When it comes to the cost of the cloud, it is important to analyze all cloud`s models: Infrastructure as a Service (IaaS), Platform as a Service (PaaS) and Software as a Service (SaaS). Those three different service models for the delivery of cloud computing provide companies with the ability to mix and match the best service model to the business needs of their organization, based on requirements and payment options and depending on the vertical industry and specific applications portfolio.
Then choose the model or combination of models that offers you the most benefits at the lowest cost. Because each model has its own costs, based on a various factors, from storage space needed to monthly traffic. To arrive at a total pricing for a cloud service, user organizations must take note of individual service elements that a provider bills for and how these are calculated. For instance, does the provider bill based on within server traffic, storage space needed, server CPU time or a combination of these factors along with other elements?
Another important factor in determining the total cost is the type of service required: dedicated server to running applications in the cloud, cloud-based backup or basic hosted storage. The easiest way to break down pricing is to focus on the primary services offered, because most cloud providers split their services into three areas: servers in the cloud, storage in the cloud, sites and applications in the cloud.
You must know that there are two pricing models for cloud computing services: pay as you use or subscription based pricing. Under first pricing model, customers are charged based on their usage and consumption of a service. This pricing structure makes users fully aware of the cost of doing business and consuming a resource, since the cost comes out of their pockets, or, in the enterprise world, their own budgets. The second model is the simplest pricing option, where the customer is billed on a fixed monthly basis. For example, a virtual machine can be offered at a fixed cost per month. The consumer is billed the same amount every month without consideration for actual usage.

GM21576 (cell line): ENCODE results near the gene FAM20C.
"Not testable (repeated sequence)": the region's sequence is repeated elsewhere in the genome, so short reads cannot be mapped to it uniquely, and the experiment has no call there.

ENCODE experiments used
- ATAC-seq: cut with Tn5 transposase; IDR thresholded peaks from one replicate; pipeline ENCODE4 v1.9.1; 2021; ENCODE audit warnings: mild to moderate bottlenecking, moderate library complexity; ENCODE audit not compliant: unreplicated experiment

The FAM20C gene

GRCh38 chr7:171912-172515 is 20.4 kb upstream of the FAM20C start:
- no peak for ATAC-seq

To determine a pricing model that provides profit to a company that uses cloud services, it is necessary to know the direct and indirect costs of providing these services. Costs can be initial or ongoing. Initial costs, also known as capital expenditures, or CapEx, include the costs to acquire assets such as hardware and facilities (power and cooling infrastructure, server, network, and storage hardware, software licenses, including operating system and application software, cables, etc). Ongoing costs (OpEx) include all costs for keeping the business or facility running, such as: payroll, facilities, hardware and software maintenance, backend cost, etc.
When you calculate the monthly cost for cloud computing deployment, you must take into account both capital and operational expenditures. For capital expense cost items, the cost of each item needs to be amortized over the life of the item. By combining the OpEx with CapEx, the total monthly costs of the cloud deployment can be determined.
If you have a limited budget, work with projects or cannot predict which resources you'll need over a longer period, then you choose “the pay as you use” pricing model. If you require more control over the hosting budget and want to use the cloud for a longer period, you must choose the subscription based pricing.
Sources: Cloud Spend Management, Google Tools, ComputerWorld, PC World, Cloud Tweak, Cisco Systems